Thursday, December 15, 2005

Star Rainforest Movie Festival @ Sarawak Cultural Village, Part five of Seven

The Melanau village, some facts about them that I copy from the sign board.

The Melanau mainly living along the coast, between the Rajang and the Baram Rivers. They can be boardly sub-divided into a pagan, a Muslim and a Christian group. The Melanau are fearless fisherman and competent boad-builders. Their staple food is sago, the starch of a tall palm that can be grown in the brackish water of river. The villages look very much like the traditional Malay kampong found all over Sarawak. In the past, some Melanau built tall longhouses as a precaution against enemy attacks.

Their daily food is sago, the starch found in the pith of the sago palm. The tall palm is felled at the right stage of maturity. The trunks are floated to the village, stripped and split. The wedges of sago pith are rasped into a coarse, wet mash. The sago mash is pilled on strong mats over shallow troughs. Now it must be trodden to force the starch ino the containers below. Work usually done by women in riverside huts specially built for the purpose.

The starch is left to settle in the bottom of the troughs. Then the water is poured off, the thick starchy paste further drained, kneaded, and dried, into the rough “sago flour”. The product is further refined before it is processed into starch, glue, foodstuffs or condiments. Traditional Melanau sago products include dry pellets, grits, and several kinds of biscuits baked on clay hearths.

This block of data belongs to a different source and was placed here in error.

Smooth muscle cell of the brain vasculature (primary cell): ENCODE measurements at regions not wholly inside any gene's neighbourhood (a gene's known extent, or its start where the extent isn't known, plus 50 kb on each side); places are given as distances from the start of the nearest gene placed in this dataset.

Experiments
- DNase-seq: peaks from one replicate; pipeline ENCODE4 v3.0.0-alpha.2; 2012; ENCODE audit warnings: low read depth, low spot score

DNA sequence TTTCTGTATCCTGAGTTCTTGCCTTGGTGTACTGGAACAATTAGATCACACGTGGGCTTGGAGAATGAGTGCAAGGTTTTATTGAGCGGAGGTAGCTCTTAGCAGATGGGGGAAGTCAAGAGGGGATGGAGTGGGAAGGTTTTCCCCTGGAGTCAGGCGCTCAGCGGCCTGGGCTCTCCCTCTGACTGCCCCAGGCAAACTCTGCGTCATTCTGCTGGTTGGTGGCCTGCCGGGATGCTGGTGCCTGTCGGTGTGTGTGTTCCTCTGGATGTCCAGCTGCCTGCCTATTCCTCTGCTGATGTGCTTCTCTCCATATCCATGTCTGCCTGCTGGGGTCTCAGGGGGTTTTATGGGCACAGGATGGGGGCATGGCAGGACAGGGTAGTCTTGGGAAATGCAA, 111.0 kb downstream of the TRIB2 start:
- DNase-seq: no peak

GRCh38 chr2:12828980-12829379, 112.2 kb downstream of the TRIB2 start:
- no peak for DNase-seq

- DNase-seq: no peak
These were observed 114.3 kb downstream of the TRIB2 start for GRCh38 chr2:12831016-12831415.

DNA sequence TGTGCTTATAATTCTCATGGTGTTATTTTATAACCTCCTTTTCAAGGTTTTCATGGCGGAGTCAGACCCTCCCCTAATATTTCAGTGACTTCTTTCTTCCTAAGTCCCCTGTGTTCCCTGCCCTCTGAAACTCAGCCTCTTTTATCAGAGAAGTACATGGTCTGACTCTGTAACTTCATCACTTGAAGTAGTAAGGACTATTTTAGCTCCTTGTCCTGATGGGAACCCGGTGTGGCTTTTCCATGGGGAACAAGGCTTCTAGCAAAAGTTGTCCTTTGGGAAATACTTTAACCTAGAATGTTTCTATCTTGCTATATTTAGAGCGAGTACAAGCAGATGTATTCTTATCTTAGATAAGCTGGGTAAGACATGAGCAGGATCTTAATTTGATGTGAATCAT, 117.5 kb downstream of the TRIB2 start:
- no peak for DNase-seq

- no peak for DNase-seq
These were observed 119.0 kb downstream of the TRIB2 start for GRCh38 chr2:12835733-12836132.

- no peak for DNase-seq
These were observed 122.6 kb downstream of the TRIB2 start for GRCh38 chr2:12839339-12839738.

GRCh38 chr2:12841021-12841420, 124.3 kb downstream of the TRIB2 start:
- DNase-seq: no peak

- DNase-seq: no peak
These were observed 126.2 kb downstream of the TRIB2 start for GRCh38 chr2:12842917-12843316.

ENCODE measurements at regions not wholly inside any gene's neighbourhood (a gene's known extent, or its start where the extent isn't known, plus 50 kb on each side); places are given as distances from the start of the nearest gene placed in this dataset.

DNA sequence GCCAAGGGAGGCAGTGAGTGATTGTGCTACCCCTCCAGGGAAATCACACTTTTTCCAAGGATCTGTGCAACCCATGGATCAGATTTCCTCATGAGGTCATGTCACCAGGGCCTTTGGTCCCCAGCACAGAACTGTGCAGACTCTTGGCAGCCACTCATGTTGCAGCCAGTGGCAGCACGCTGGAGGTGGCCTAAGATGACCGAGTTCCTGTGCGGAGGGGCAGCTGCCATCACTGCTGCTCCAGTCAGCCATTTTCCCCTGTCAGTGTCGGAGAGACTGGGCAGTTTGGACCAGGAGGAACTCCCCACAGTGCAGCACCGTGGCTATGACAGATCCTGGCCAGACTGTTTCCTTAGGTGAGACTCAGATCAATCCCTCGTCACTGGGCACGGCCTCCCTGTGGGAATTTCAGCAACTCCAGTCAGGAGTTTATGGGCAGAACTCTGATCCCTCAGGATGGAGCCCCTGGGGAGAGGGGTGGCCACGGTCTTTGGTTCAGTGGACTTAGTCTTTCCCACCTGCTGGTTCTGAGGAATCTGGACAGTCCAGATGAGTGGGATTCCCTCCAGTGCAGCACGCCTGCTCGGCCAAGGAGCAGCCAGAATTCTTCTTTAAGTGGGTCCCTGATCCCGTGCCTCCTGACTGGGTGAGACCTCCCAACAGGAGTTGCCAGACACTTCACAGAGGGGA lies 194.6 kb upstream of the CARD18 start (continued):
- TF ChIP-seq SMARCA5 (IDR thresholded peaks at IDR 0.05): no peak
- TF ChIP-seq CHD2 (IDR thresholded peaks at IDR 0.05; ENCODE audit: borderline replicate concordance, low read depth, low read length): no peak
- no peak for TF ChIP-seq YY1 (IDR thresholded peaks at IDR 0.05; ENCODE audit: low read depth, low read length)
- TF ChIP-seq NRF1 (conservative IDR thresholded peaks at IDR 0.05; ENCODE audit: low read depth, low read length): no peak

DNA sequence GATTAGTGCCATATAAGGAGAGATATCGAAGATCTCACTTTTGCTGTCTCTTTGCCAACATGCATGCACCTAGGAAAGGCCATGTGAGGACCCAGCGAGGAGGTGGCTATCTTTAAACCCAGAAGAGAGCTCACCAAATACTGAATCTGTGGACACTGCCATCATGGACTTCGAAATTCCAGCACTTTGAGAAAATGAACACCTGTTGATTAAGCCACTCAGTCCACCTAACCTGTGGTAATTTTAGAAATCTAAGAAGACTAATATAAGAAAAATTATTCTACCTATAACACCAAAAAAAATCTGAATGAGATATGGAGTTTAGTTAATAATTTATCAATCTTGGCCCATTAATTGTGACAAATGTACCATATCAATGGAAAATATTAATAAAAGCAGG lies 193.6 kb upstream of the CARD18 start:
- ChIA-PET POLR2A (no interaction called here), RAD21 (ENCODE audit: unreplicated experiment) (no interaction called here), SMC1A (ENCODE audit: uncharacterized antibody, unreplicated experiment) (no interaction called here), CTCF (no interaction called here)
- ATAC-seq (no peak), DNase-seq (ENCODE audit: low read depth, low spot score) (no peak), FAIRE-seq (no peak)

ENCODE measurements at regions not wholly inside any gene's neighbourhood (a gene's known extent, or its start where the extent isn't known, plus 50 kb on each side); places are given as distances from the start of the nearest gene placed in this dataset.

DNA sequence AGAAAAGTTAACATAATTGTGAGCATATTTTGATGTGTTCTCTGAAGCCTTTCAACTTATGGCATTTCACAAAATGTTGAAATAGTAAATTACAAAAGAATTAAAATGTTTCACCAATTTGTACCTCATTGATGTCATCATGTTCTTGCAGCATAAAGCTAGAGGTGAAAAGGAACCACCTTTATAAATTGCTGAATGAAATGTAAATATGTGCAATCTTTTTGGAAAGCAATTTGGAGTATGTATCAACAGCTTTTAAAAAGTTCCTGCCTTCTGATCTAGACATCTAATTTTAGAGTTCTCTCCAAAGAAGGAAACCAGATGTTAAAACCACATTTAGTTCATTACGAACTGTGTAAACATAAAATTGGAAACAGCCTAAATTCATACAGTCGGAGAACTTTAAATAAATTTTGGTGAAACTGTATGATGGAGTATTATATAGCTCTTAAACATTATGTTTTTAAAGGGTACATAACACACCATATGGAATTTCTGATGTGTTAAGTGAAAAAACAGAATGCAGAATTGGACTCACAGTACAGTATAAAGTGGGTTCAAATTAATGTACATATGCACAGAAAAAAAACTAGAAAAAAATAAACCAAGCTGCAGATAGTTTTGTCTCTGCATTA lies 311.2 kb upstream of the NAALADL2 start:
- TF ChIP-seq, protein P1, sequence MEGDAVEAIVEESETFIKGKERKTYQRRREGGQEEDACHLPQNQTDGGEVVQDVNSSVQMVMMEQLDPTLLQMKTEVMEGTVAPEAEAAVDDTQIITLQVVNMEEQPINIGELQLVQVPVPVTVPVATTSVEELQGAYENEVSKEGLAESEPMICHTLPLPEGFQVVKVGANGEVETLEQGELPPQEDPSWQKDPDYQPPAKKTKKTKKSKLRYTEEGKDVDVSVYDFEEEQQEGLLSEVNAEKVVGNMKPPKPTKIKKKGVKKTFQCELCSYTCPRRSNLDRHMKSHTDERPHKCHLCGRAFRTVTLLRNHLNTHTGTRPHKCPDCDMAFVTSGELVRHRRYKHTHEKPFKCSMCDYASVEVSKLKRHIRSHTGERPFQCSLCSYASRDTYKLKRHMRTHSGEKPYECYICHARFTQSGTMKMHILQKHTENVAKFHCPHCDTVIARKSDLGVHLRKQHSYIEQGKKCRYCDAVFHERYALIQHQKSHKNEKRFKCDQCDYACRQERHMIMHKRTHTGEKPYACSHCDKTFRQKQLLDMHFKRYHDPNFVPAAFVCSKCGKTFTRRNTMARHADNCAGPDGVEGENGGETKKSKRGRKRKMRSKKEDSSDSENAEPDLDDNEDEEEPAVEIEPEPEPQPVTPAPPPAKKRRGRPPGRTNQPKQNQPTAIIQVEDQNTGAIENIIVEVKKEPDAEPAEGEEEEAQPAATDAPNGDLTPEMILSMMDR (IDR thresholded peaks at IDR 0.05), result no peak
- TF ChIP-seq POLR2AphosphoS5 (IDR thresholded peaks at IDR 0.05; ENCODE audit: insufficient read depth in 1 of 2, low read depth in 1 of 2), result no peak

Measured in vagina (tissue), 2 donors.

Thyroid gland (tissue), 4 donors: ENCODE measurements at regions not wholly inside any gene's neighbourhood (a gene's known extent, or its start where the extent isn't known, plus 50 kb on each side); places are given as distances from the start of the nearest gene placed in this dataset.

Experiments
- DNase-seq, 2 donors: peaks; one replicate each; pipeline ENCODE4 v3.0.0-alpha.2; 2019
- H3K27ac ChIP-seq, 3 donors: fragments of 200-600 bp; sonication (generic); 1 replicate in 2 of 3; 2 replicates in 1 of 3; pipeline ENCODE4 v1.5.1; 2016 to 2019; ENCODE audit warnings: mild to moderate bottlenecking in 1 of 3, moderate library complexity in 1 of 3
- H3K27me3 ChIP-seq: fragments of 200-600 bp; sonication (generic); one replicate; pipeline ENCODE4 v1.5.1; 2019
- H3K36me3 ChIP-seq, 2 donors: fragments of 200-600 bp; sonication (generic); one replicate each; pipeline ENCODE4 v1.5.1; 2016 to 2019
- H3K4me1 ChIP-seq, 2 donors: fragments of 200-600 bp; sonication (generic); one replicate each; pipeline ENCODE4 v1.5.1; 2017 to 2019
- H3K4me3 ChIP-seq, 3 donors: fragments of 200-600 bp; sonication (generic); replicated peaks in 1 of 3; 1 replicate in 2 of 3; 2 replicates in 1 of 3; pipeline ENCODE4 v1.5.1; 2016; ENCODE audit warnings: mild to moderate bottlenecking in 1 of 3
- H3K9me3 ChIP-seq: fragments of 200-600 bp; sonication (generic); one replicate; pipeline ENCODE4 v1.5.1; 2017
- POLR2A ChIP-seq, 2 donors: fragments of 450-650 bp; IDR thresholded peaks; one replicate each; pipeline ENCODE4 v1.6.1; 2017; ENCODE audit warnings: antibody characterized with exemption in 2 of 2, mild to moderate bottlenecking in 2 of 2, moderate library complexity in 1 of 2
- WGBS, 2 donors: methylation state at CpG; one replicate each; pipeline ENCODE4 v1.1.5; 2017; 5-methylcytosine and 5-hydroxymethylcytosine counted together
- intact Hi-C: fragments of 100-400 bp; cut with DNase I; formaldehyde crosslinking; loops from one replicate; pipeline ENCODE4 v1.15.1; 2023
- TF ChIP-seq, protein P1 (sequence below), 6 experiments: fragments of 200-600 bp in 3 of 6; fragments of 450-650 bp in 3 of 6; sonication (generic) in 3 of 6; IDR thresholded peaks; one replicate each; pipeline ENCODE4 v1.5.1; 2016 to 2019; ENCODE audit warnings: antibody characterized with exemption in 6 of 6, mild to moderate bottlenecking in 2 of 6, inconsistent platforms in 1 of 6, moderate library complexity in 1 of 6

Information board on the Melanau people

Tall longhouse, to prevent the attack from enemy and dangerous animals.

This looks like a swing, and a training ground of some kind.

Jing and I went to visit the house, this is the path that lead us to the house

Here a close up look on the house, I can see that the wall is made from bark, there are two entrance, and a lot of windows

The Melanau people must be like swing, as there is another swing on the house.

This is like a traditional dance, two person squat on each end of the bamboo, hold on both end, simultaneously place the bamboo left, right, left, right.... And a dancer will be dancing in the middle while preventing her feet from being clip by the bamboo.

After that we visit their kitchen to see how they made the delicious sago

But unfortunately no one was at the kitchen

I got in to the kitchen and snap a few shoots.

Found out that the clay hearths are still very hot. It looks like they had just finish backing a sago cake.

This might be the tools that they use to get sago from the sago palm


Chen said...

I remember seeing them selling sago biscuits during my last trip to the Melanau house.

Wilson said...

chen - unfortunately the sago is close shop as well :((